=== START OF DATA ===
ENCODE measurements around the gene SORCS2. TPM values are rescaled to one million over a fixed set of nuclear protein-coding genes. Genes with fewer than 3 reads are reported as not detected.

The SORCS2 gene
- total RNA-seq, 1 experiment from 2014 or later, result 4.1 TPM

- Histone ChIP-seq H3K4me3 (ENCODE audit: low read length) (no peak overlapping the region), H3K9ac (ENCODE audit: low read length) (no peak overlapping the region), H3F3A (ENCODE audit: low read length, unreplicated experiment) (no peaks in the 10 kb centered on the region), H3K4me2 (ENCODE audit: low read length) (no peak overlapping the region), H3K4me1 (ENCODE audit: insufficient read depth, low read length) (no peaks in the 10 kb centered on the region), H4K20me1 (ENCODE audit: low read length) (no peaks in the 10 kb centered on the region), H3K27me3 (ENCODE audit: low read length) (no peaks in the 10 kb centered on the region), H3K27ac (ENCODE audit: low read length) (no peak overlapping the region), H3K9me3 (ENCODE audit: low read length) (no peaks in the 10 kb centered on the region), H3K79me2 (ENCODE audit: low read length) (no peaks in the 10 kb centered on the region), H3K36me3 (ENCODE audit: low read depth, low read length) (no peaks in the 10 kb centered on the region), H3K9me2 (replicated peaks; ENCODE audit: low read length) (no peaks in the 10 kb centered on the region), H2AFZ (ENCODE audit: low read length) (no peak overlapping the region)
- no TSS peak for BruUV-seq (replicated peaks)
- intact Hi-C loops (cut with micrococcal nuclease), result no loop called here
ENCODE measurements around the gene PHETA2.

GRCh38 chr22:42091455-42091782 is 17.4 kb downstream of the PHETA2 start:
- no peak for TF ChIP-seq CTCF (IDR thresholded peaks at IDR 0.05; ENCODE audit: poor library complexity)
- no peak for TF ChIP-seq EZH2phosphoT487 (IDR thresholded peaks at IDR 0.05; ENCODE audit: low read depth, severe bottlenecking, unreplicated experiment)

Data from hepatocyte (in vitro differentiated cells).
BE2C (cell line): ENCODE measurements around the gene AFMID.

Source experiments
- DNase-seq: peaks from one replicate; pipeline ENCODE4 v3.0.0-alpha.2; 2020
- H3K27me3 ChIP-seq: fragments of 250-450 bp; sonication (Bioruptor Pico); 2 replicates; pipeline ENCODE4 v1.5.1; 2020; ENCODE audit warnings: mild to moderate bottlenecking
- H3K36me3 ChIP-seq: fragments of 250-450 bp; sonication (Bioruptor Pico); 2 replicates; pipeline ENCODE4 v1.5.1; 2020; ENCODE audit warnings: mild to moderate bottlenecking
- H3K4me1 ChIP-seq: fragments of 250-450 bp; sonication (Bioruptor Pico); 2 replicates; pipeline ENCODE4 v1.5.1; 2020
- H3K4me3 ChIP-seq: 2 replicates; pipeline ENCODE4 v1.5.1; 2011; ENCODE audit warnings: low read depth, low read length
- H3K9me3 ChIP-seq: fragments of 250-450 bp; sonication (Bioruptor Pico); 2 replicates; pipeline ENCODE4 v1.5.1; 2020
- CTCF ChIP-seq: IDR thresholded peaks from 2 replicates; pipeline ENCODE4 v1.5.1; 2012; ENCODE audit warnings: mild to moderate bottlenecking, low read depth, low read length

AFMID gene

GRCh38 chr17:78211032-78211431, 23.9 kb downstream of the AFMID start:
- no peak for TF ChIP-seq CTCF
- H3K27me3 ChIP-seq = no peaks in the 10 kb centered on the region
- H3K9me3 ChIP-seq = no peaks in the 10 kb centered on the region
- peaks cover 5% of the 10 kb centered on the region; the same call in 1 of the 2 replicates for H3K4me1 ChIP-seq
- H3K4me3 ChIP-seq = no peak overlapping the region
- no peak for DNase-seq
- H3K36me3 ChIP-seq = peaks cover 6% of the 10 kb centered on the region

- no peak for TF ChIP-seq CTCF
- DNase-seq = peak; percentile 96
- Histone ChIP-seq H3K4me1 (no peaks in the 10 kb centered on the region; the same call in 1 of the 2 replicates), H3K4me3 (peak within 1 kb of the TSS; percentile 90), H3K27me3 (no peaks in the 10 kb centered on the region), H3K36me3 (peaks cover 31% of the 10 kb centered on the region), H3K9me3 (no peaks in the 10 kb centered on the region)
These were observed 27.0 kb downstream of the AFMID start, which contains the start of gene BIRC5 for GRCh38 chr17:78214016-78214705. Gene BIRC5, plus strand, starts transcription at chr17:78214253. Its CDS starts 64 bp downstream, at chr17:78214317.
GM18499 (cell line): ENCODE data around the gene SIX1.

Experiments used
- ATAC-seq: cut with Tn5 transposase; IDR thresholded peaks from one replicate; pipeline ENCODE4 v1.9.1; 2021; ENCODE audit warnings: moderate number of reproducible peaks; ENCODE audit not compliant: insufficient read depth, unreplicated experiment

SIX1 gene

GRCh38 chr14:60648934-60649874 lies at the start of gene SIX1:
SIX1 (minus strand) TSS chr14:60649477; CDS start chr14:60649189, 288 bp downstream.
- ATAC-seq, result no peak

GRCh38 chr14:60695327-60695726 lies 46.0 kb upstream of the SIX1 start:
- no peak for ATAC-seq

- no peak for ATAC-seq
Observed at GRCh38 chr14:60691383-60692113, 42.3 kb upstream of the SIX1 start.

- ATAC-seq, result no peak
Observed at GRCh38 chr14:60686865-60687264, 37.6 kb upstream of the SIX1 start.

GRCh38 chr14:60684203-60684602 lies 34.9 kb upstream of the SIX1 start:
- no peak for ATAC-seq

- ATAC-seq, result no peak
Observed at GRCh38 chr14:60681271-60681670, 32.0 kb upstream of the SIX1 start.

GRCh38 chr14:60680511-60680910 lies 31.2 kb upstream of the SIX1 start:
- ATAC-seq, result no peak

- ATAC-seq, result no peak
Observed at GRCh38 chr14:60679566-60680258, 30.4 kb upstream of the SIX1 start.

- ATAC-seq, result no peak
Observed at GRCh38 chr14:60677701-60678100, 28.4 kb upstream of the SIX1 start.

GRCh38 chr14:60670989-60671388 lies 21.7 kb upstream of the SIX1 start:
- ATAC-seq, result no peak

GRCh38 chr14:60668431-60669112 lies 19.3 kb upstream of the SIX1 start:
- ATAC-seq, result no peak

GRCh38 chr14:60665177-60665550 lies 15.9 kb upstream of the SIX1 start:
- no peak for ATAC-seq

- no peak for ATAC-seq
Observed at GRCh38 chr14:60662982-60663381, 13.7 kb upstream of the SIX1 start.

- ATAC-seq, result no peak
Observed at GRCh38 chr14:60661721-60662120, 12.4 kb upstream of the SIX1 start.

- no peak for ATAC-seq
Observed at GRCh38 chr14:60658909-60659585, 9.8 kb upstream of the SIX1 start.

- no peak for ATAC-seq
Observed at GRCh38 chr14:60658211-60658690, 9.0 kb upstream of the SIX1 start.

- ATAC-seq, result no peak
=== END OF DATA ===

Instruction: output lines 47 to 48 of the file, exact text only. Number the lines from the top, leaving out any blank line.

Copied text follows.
GRCh38 chr14:60684203-60684602 lies 34.9 kb upstream of the SIX1 start:
- no peak for ATAC-seq